Writers of the Desert Rose Cafe author Karel Henneberger sent me an article that reinforced a valuable lesson: you can learn something from reading bad writing. The article’s author Daphne Gray-Grant tells of learning that lesson from a former boss in a roundabout way. Gray-Grant is a professional editor, so she’s read an abundance of both good and bad work.
The basic points she drives home to writers are these:
- Good writers make just about every sentence meaningful. Bad ones waste effort on recording every cup of tea their characters swallow.
- Bad writing highlights the kinds of mistakes we don’t want to make. It’s one thing to know we shouldn’t overuse adjectives. It’s another to read a plethora of sentences like this one: “The wearily handsome, nervous, stubble-chinned man slowly and carefully got out of bed when he heard the soft, mysterious sound of footsteps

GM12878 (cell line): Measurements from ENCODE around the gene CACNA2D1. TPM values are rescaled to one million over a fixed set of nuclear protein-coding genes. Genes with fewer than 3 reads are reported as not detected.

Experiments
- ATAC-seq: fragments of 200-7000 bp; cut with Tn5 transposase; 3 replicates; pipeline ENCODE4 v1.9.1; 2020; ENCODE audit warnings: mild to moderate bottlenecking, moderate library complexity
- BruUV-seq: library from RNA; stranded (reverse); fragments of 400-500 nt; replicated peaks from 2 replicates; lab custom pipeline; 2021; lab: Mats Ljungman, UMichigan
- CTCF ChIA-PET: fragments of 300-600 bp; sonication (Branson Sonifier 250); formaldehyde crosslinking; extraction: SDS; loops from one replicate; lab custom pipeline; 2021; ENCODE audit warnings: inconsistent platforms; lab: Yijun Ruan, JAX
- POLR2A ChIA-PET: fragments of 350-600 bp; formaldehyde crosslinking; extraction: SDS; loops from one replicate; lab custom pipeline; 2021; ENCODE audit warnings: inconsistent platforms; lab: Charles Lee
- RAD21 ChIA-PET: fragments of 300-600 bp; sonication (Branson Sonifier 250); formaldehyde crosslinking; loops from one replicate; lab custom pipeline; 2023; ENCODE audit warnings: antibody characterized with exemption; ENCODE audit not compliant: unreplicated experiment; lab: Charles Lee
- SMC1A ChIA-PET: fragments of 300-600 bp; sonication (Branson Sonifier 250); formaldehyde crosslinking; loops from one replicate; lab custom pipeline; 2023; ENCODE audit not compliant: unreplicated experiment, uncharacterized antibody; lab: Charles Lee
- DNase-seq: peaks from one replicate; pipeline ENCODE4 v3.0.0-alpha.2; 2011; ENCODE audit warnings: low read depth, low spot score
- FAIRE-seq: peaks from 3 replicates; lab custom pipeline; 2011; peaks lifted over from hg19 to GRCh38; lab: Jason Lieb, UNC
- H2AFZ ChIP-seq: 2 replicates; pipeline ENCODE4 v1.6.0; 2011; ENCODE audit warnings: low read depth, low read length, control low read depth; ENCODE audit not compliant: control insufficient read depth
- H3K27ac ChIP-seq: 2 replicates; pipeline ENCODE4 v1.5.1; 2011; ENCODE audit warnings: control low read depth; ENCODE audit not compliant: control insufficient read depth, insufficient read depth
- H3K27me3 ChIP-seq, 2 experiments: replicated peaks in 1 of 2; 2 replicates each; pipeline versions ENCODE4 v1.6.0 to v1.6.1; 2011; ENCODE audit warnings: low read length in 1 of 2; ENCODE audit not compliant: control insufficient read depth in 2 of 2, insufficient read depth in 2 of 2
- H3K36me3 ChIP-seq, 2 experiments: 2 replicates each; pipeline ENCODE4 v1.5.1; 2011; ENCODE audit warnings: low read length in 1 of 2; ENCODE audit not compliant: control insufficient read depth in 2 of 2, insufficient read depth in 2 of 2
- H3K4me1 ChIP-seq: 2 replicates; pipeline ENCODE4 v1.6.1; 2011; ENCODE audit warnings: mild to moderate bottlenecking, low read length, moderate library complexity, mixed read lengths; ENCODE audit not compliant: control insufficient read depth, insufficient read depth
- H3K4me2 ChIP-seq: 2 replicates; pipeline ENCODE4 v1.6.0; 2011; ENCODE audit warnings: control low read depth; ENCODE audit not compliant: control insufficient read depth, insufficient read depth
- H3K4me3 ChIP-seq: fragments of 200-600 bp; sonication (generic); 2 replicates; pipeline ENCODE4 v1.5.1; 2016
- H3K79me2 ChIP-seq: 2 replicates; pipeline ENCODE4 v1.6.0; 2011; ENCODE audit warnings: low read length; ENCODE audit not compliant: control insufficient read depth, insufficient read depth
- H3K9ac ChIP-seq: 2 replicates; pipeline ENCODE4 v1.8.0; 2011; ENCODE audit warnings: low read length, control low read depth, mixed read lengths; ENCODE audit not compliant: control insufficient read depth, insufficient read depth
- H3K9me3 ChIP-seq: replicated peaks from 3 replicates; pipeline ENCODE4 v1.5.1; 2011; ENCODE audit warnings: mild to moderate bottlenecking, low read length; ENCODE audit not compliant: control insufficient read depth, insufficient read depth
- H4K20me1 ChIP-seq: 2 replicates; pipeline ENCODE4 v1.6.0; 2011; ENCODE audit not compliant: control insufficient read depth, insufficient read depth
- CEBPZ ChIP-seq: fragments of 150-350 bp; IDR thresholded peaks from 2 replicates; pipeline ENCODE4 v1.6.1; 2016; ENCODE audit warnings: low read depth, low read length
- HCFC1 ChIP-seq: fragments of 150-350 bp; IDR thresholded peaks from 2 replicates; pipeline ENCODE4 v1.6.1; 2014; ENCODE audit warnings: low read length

in his apartment.”
- Bad writing is a reminder that good work always requires effort.
The moral of the story: finish that bad book you’re reading. Use it as a tool to spot the things not to do in your own stories.